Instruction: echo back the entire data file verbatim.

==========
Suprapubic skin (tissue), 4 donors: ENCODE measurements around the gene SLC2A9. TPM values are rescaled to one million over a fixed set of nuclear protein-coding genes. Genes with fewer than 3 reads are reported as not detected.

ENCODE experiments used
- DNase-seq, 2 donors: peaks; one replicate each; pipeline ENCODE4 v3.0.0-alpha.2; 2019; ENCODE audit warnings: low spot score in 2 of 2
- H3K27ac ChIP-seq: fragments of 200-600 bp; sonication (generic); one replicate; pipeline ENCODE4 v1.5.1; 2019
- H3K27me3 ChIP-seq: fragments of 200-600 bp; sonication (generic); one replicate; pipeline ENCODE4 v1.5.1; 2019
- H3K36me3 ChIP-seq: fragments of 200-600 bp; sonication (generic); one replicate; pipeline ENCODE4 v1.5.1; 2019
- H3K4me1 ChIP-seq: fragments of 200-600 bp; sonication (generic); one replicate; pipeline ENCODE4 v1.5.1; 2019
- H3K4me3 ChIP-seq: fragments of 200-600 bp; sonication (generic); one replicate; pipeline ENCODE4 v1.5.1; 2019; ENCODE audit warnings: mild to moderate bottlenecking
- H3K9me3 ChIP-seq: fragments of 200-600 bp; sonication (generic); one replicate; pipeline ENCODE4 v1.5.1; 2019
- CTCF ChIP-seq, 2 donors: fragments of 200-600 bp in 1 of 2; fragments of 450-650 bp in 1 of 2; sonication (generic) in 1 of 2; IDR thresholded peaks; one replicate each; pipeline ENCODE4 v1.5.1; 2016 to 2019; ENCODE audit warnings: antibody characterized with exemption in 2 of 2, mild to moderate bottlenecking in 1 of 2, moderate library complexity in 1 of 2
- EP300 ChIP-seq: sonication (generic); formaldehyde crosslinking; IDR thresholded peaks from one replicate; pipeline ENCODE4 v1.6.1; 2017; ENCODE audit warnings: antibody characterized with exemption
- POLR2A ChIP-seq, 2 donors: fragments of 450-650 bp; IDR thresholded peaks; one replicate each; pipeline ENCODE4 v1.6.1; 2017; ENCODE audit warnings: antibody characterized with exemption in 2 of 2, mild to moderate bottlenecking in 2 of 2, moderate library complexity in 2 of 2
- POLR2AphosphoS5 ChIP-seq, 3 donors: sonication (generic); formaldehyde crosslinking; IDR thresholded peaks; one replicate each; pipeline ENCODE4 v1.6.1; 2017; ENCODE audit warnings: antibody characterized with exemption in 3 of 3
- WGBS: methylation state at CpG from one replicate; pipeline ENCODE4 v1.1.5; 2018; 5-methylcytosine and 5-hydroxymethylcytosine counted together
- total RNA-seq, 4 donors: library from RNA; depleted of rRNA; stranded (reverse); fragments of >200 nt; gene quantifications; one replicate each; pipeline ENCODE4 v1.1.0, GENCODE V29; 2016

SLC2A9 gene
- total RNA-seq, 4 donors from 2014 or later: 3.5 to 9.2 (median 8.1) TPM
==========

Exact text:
Suprapubic skin (tissue), 4 donors: ENCODE measurements around the gene SLC2A9. TPM values are rescaled to one million over a fixed set of nuclear protein-coding genes. Genes with fewer than 3 reads are reported as not detected.

ENCODE experiments used
- DNase-seq, 2 donors: peaks; one replicate each; pipeline ENCODE4 v3.0.0-alpha.2; 2019; ENCODE audit warnings: low spot score in 2 of 2
- H3K27ac ChIP-seq: fragments of 200-600 bp; sonication (generic); one replicate; pipeline ENCODE4 v1.5.1; 2019
- H3K27me3 ChIP-seq: fragments of 200-600 bp; sonication (generic); one replicate; pipeline ENCODE4 v1.5.1; 2019
- H3K36me3 ChIP-seq: fragments of 200-600 bp; sonication (generic); one replicate; pipeline ENCODE4 v1.5.1; 2019
- H3K4me1 ChIP-seq: fragments of 200-600 bp; sonication (generic); one replicate; pipeline ENCODE4 v1.5.1; 2019
- H3K4me3 ChIP-seq: fragments of 200-600 bp; sonication (generic); one replicate; pipeline ENCODE4 v1.5.1; 2019; ENCODE audit warnings: mild to moderate bottlenecking
- H3K9me3 ChIP-seq: fragments of 200-600 bp; sonication (generic); one replicate; pipeline ENCODE4 v1.5.1; 2019
- CTCF ChIP-seq, 2 donors: fragments of 200-600 bp in 1 of 2; fragments of 450-650 bp in 1 of 2; sonication (generic) in 1 of 2; IDR thresholded peaks; one replicate each; pipeline ENCODE4 v1.5.1; 2016 to 2019; ENCODE audit warnings: antibody characterized with exemption in 2 of 2, mild to moderate bottlenecking in 1 of 2, moderate library complexity in 1 of 2
- EP300 ChIP-seq: sonication (generic); formaldehyde crosslinking; IDR thresholded peaks from one replicate; pipeline ENCODE4 v1.6.1; 2017; ENCODE audit warnings: antibody characterized with exemption
- POLR2A ChIP-seq, 2 donors: fragments of 450-650 bp; IDR thresholded peaks; one replicate each; pipeline ENCODE4 v1.6.1; 2017; ENCODE audit warnings: antibody characterized with exemption in 2 of 2, mild to moderate bottlenecking in 2 of 2, moderate library complexity in 2 of 2
- POLR2AphosphoS5 ChIP-seq, 3 donors: sonication (generic); formaldehyde crosslinking; IDR thresholded peaks; one replicate each; pipeline ENCODE4 v1.6.1; 2017; ENCODE audit warnings: antibody characterized with exemption in 3 of 3
- WGBS: methylation state at CpG from one replicate; pipeline ENCODE4 v1.1.5; 2018; 5-methylcytosine and 5-hydroxymethylcytosine counted together
- total RNA-seq, 4 donors: library from RNA; depleted of rRNA; stranded (reverse); fragments of >200 nt; gene quantifications; one replicate each; pipeline ENCODE4 v1.1.0, GENCODE V29; 2016

SLC2A9 gene
- total RNA-seq, 4 donors from 2014 or later: 3.5 to 9.2 (median 8.1) TPM